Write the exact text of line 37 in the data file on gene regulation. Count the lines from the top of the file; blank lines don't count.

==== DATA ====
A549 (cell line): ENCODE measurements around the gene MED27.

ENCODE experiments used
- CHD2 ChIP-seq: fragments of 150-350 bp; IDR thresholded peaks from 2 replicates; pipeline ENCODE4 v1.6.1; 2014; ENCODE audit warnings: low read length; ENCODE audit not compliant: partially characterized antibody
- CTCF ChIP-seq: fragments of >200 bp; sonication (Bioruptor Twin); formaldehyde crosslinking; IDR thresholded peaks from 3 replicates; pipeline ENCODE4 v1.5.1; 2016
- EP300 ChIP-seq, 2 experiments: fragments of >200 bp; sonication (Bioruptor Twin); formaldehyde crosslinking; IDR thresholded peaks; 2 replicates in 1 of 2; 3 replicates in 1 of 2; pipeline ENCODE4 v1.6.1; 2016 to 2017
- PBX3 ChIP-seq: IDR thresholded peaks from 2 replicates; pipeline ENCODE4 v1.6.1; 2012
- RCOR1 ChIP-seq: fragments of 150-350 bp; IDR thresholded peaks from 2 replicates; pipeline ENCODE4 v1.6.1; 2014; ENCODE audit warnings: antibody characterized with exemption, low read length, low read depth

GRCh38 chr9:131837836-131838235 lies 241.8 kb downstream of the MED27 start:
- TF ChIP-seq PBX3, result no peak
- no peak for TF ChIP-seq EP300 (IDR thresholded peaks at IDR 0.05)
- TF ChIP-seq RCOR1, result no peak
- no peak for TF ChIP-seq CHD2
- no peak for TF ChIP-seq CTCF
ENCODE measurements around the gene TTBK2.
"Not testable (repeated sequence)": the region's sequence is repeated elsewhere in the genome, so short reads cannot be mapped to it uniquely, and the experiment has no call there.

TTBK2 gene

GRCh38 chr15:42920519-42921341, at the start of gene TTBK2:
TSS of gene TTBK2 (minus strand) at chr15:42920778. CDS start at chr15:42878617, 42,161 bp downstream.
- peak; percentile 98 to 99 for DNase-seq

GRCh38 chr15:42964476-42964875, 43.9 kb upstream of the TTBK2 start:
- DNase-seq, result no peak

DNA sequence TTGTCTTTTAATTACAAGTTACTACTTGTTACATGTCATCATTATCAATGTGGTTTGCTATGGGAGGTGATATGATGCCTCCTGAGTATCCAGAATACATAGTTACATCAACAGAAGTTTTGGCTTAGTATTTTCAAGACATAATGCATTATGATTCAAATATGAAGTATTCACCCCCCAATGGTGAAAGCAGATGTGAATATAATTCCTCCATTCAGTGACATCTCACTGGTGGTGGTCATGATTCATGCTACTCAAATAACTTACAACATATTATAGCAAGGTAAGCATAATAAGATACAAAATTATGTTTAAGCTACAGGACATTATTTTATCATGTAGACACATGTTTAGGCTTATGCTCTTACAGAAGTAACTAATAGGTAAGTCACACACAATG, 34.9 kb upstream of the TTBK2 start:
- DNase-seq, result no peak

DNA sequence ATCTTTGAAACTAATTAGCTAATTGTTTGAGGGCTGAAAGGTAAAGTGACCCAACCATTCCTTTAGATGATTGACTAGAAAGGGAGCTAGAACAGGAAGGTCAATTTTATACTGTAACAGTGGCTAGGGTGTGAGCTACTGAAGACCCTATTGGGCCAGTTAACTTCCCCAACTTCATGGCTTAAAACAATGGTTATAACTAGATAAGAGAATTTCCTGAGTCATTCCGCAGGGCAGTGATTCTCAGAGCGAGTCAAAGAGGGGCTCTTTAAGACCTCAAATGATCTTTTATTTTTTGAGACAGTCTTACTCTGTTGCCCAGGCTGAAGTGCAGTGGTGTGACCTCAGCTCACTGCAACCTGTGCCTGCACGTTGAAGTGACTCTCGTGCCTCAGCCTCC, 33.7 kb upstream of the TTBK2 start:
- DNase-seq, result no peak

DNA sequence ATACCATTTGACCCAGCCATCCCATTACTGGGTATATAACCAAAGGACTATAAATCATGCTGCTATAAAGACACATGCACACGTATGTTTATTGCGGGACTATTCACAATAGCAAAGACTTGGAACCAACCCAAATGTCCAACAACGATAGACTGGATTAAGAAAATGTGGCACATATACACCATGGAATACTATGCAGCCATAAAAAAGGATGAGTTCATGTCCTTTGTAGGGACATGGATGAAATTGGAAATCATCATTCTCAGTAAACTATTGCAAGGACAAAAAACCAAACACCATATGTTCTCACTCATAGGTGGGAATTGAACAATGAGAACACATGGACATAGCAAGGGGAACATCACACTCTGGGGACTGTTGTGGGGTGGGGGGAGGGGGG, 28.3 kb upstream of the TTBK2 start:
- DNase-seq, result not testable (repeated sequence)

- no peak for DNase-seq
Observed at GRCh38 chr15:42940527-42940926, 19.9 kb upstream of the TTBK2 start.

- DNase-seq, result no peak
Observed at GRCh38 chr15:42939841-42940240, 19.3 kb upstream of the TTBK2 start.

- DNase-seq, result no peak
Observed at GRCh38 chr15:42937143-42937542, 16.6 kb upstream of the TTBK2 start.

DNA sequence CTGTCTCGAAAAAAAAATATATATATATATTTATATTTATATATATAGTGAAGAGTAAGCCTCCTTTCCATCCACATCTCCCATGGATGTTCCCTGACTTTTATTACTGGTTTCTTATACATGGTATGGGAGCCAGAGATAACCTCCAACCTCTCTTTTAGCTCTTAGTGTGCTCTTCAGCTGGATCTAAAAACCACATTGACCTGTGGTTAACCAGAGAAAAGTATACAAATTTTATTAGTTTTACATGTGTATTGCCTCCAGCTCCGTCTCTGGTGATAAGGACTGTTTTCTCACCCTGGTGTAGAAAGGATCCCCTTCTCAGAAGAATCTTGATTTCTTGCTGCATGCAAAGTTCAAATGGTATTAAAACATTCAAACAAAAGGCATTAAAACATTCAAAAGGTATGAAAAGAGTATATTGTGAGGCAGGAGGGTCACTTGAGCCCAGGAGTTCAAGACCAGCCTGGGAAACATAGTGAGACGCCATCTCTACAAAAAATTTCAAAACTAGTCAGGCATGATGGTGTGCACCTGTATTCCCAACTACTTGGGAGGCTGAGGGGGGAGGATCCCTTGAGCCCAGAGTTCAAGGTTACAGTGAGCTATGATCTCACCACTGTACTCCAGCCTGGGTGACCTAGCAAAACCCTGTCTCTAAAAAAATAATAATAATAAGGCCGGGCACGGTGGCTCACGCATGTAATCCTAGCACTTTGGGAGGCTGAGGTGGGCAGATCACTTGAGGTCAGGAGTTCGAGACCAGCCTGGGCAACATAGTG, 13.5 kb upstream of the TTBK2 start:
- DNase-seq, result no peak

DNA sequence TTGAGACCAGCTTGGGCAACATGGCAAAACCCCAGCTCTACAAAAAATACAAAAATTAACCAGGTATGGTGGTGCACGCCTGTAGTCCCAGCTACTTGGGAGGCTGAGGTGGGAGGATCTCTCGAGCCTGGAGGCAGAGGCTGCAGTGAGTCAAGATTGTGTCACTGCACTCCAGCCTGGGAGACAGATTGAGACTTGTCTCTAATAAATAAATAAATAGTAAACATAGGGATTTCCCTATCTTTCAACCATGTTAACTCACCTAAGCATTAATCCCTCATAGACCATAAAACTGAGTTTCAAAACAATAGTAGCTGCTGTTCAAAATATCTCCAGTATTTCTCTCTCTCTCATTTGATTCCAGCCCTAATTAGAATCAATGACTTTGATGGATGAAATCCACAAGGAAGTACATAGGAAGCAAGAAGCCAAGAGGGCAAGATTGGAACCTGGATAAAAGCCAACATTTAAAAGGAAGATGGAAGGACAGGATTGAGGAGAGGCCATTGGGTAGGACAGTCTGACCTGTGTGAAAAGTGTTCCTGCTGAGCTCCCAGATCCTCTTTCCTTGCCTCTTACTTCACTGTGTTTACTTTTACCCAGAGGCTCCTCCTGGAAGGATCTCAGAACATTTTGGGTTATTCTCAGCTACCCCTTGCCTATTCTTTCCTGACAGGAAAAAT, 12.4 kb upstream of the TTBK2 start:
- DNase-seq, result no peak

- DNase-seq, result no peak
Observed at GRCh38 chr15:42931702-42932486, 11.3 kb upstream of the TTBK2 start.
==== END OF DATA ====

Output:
- DNase-seq, result no peak